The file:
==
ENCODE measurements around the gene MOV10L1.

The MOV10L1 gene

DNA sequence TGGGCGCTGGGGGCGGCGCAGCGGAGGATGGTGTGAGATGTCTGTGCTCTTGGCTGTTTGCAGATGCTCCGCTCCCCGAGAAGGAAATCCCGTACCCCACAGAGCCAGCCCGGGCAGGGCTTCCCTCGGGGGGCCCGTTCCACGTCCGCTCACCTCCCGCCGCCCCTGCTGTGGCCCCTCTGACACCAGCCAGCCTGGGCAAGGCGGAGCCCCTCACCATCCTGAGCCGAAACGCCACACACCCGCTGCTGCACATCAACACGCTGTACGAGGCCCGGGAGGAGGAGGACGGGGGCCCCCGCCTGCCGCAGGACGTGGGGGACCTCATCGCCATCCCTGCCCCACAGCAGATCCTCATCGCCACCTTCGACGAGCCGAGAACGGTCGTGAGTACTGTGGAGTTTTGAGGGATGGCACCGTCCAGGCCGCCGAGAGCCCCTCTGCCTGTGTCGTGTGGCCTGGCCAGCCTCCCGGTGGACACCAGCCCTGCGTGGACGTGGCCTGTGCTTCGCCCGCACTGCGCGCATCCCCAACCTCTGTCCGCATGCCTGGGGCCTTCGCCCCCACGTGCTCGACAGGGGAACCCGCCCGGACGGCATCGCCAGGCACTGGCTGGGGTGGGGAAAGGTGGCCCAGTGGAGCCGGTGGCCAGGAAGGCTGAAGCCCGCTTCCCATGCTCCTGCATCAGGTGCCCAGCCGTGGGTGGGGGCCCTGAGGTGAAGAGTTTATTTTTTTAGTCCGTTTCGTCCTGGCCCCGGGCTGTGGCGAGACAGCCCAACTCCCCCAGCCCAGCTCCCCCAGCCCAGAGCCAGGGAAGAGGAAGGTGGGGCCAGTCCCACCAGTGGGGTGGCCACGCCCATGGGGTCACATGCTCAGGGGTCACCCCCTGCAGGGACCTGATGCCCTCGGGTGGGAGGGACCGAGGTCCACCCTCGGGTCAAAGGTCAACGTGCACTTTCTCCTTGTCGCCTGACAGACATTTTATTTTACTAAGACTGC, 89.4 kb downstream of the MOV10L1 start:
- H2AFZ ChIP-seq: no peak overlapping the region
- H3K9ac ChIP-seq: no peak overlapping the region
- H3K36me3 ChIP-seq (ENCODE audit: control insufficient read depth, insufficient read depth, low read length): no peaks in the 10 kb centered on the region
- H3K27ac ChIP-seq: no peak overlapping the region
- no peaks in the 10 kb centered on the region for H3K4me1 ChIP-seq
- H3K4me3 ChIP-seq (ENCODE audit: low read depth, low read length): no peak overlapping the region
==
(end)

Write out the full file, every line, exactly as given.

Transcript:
ENCODE measurements around the gene MOV10L1.

The MOV10L1 gene

DNA sequence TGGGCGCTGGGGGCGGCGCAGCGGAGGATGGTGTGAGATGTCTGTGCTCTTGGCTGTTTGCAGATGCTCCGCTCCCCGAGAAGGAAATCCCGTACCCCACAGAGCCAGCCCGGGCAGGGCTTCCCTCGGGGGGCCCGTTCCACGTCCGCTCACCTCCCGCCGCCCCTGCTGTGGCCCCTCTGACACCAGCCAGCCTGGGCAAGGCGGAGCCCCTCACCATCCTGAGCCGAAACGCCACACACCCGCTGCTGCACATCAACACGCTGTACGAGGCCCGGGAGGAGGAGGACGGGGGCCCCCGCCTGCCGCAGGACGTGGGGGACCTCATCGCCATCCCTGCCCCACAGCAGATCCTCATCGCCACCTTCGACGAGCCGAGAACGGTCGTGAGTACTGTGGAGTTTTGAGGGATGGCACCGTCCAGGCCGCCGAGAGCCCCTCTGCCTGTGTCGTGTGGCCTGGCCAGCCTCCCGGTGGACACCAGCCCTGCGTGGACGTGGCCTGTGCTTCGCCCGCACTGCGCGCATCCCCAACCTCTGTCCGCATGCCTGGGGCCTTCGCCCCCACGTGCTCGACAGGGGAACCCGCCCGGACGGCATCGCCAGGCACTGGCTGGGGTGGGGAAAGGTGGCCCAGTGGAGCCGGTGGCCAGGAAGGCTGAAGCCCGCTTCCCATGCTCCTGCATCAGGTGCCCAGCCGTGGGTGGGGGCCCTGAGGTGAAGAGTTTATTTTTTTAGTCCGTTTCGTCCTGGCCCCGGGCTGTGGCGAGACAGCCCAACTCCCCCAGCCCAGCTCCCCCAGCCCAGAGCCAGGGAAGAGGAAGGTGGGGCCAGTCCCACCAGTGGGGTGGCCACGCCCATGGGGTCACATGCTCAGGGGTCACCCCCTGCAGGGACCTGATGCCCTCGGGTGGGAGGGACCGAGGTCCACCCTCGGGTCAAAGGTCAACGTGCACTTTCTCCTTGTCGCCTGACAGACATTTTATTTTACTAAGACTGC, 89.4 kb downstream of the MOV10L1 start:
- H2AFZ ChIP-seq: no peak overlapping the region
- H3K9ac ChIP-seq: no peak overlapping the region
- H3K36me3 ChIP-seq (ENCODE audit: control insufficient read depth, insufficient read depth, low read length): no peaks in the 10 kb centered on the region
- H3K27ac ChIP-seq: no peak overlapping the region
- no peaks in the 10 kb centered on the region for H3K4me1 ChIP-seq
- H3K4me3 ChIP-seq (ENCODE audit: low read depth, low read length): no peak overlapping the region